I heard the code *#7780# works too, pretty much the same i tink.
for 6600 users, to format the fone, theres an alternative way. Press and hold <3>, <*>, and the buttons, then power on fone, keep holding on the 3 buttons, till u come to a format screen. tis method ONLY works on 6600, and need not enter the sec code. BUT sec code wun be reset to default 12345.

Tip 3 : TO NGAGE USERS; Did u know u can install .sis files simply using the cable given? Juz plug it in, place the .sis file anywhere on e: (the mmc), not in any folders, root of e:, disconnect, then look for it in manager.

Tip 4: Save on battery and system memory being used by regulary checking the task manager which can be accessed by holding down the menu button!!

Tip 5: Type *#06# to display your IMEI serial number, very valuable for the unlocking your phone to other sim cards

Tip 6: Type *#0000# to view which firmware version you are running

Tip 4a: Set the screen saver to a short time out period to prolong battery life.

Tip 4b: Avoid restarting the phone, or repeatedly turning it on and off. This helps increase battery life.

Tip 7: If you would like to avoid being "blue jacked", keep bluetooth turned off, or set your phone's visibility to hidden.

Tip 8: Don't want to carry a watch and a phone? Set the screen saver to show date and time, then you can ditch the watch.

Tip 9: Save memory when installing apps, by installing over bluetooth. This can be done using the nokia phone suite and a bluetooth serial connection. Only works with .SIS files, so java still has to be sent to the phone, but will save space when using .SIS files.

Tip 10: Operator logos
Use a filemanager like FExplorer or SeleQ to add the folders: "c:/system/Apps/phone/oplogo". Add a .bmp picture to folder "oplogo" and restart your phone! The .bmp picture size needs to be: 97 x 25 pixels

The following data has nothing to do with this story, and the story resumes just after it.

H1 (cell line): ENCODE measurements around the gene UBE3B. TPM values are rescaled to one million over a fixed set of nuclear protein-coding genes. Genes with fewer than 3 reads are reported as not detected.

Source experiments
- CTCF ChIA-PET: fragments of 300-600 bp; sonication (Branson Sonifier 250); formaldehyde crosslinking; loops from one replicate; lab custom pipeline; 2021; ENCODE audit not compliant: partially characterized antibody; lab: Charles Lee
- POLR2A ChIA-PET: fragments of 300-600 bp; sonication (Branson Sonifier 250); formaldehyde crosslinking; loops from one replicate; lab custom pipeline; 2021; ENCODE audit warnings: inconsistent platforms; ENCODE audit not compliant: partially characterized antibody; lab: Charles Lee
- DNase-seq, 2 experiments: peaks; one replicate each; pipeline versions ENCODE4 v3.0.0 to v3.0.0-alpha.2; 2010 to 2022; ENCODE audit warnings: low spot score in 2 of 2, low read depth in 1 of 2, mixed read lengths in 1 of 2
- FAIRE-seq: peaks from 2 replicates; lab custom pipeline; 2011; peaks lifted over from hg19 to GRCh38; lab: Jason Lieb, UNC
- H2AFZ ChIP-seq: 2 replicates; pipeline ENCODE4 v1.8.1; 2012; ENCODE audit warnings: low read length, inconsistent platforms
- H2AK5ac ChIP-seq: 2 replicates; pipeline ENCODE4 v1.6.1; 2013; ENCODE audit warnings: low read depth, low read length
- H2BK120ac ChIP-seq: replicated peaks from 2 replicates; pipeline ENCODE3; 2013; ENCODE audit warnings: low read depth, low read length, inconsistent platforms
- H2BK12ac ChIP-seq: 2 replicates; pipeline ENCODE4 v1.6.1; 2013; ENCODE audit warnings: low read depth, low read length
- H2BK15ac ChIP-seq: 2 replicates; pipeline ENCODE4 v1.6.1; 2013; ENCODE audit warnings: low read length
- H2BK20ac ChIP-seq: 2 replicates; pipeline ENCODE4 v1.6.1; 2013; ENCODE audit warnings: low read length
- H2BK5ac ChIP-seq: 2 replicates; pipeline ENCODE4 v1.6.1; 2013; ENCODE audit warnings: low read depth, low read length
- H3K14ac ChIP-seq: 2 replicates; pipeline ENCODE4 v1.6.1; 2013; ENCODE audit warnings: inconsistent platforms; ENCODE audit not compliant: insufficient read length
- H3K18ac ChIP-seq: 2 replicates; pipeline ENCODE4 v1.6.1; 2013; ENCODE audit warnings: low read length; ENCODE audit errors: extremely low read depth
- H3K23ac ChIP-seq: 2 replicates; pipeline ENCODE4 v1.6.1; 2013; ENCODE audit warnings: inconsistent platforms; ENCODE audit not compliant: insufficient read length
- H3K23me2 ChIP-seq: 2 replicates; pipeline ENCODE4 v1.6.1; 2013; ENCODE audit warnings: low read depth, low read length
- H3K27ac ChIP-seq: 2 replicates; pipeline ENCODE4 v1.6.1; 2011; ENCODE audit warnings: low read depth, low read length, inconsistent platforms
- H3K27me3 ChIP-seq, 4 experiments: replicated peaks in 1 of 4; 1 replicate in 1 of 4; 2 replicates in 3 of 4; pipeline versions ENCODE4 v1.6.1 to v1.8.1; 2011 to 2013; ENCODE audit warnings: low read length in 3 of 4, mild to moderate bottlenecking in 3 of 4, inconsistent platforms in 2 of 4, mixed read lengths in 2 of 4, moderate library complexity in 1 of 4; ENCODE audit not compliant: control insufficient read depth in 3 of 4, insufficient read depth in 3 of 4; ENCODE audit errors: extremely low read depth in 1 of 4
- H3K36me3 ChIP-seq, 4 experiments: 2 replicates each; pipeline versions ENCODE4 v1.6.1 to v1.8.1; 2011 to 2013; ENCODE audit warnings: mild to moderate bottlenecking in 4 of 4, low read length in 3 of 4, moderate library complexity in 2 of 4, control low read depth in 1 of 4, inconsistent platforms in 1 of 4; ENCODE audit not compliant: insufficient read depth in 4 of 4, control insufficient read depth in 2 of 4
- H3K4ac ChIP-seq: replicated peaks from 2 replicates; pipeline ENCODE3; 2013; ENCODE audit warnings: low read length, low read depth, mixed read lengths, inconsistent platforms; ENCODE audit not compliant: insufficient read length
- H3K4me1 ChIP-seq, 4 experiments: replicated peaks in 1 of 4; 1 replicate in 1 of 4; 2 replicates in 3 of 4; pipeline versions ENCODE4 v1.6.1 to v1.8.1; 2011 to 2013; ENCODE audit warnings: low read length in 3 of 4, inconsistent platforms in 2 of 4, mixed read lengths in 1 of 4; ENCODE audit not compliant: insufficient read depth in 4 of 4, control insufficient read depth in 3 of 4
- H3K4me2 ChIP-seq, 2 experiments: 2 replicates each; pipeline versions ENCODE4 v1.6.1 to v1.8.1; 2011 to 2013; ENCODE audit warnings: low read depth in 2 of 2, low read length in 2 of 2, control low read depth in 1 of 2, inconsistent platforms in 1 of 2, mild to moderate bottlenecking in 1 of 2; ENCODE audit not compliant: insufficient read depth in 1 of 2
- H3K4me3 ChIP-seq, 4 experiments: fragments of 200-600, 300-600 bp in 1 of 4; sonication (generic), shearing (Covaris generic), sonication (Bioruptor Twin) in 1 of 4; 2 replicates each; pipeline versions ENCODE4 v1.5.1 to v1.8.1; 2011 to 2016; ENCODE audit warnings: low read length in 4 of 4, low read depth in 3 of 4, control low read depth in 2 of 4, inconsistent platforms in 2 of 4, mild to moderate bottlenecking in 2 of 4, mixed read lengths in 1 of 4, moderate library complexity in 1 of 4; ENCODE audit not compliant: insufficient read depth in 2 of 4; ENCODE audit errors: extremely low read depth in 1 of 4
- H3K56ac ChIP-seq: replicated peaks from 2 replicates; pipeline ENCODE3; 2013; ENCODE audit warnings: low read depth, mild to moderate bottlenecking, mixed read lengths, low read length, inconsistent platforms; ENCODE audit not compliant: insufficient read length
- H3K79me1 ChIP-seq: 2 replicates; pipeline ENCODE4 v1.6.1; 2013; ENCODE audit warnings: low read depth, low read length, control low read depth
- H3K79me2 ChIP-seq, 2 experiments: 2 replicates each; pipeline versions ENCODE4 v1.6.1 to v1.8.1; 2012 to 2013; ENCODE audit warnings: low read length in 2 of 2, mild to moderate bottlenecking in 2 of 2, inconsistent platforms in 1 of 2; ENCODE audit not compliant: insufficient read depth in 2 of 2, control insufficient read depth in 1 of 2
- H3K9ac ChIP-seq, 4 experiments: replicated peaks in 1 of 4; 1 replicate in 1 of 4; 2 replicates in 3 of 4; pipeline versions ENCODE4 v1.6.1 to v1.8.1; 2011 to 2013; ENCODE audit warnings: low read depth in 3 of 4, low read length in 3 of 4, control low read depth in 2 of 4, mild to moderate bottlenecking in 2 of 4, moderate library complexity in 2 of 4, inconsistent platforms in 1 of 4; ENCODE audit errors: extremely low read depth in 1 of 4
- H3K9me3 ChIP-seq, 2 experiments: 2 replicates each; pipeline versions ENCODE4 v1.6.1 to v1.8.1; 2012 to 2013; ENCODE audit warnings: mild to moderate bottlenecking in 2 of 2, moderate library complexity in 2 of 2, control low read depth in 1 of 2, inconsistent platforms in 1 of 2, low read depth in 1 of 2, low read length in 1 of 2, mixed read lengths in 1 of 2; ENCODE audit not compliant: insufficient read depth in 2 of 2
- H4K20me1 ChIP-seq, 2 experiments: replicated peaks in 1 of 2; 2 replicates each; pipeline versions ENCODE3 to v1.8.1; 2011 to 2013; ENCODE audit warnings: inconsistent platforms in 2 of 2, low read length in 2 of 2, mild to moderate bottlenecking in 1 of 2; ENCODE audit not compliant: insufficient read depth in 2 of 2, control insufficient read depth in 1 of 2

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Thinking on your feet

Posted by JDK | 12:20 PM | | 0 comments »

Why do we need to wait for some others to tell us to think in different ways?

Everybody has their own set of memory power to think differently and do things in different ways. But we wont use them. Main thing is we should use them at right place at right time in right way. Thats clicks the trigger.

The below are the Most important points which needs to keep in Mind and remember while starting any new things, you will obviously implement the process in a different way. Try to follow these points , so that you require no one to help you, no one to advice you instead you can start giving advices to others (Dont give advices to them tell them to follow these points :) Ha haa... You got my point!! right? )

1. Listen

Many times when we are in a high pressure situation where we are so nervous we really don’t hear the actual question. Been there, done that. To make sure we understand the question and give the right answer do the following:

  • Breathe slower (Benefit: Relaxes body and mind).